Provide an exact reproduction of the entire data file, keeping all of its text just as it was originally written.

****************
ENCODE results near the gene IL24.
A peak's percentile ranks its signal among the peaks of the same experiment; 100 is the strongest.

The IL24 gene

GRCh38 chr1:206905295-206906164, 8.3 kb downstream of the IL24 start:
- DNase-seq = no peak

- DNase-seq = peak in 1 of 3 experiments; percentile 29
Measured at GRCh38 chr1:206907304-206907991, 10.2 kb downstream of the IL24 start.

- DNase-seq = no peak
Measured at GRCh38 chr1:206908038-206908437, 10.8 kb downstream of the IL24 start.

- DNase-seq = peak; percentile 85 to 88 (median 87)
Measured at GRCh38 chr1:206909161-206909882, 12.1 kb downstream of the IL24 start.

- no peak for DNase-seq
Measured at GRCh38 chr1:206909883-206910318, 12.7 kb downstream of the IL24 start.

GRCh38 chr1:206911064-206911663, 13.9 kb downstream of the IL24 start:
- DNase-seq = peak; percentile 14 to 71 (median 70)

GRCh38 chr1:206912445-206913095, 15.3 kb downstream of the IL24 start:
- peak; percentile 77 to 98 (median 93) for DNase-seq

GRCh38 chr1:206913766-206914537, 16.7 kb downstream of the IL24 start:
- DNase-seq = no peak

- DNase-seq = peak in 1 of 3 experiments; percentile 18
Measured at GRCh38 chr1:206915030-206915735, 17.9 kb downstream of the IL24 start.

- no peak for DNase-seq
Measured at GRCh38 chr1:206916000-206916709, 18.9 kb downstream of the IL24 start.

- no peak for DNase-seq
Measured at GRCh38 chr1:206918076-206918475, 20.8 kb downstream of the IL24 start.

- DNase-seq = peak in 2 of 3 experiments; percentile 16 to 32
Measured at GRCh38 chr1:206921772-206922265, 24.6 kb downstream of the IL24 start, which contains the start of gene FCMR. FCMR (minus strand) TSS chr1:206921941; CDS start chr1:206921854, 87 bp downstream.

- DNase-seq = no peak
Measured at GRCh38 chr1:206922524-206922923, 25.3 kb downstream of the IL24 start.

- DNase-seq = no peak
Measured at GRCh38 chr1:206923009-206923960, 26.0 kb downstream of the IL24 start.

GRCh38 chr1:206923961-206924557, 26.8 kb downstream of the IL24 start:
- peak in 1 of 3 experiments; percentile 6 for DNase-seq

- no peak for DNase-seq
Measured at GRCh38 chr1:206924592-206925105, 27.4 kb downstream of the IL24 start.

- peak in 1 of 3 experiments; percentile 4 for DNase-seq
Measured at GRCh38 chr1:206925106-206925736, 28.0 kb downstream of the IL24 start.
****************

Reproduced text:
ENCODE results near the gene IL24.
A peak's percentile ranks its signal among the peaks of the same experiment; 100 is the strongest.

The IL24 gene

GRCh38 chr1:206905295-206906164, 8.3 kb downstream of the IL24 start:
- DNase-seq = no peak

- DNase-seq = peak in 1 of 3 experiments; percentile 29
Measured at GRCh38 chr1:206907304-206907991, 10.2 kb downstream of the IL24 start.

- DNase-seq = no peak
Measured at GRCh38 chr1:206908038-206908437, 10.8 kb downstream of the IL24 start.

- DNase-seq = peak; percentile 85 to 88 (median 87)
Measured at GRCh38 chr1:206909161-206909882, 12.1 kb downstream of the IL24 start.

- no peak for DNase-seq
Measured at GRCh38 chr1:206909883-206910318, 12.7 kb downstream of the IL24 start.

GRCh38 chr1:206911064-206911663, 13.9 kb downstream of the IL24 start:
- DNase-seq = peak; percentile 14 to 71 (median 70)

GRCh38 chr1:206912445-206913095, 15.3 kb downstream of the IL24 start:
- peak; percentile 77 to 98 (median 93) for DNase-seq

GRCh38 chr1:206913766-206914537, 16.7 kb downstream of the IL24 start:
- DNase-seq = no peak

- DNase-seq = peak in 1 of 3 experiments; percentile 18
Measured at GRCh38 chr1:206915030-206915735, 17.9 kb downstream of the IL24 start.

- no peak for DNase-seq
Measured at GRCh38 chr1:206916000-206916709, 18.9 kb downstream of the IL24 start.

- no peak for DNase-seq
Measured at GRCh38 chr1:206918076-206918475, 20.8 kb downstream of the IL24 start.

- DNase-seq = peak in 2 of 3 experiments; percentile 16 to 32
Measured at GRCh38 chr1:206921772-206922265, 24.6 kb downstream of the IL24 start, which contains the start of gene FCMR. FCMR (minus strand) TSS chr1:206921941; CDS start chr1:206921854, 87 bp downstream.

- DNase-seq = no peak
Measured at GRCh38 chr1:206922524-206922923, 25.3 kb downstream of the IL24 start.

- DNase-seq = no peak
Measured at GRCh38 chr1:206923009-206923960, 26.0 kb downstream of the IL24 start.

GRCh38 chr1:206923961-206924557, 26.8 kb downstream of the IL24 start:
- peak in 1 of 3 experiments; percentile 6 for DNase-seq

- no peak for DNase-seq
Measured at GRCh38 chr1:206924592-206925105, 27.4 kb downstream of the IL24 start.

- peak in 1 of 3 experiments; percentile 4 for DNase-seq
Measured at GRCh38 chr1:206925106-206925736, 28.0 kb downstream of the IL24 start.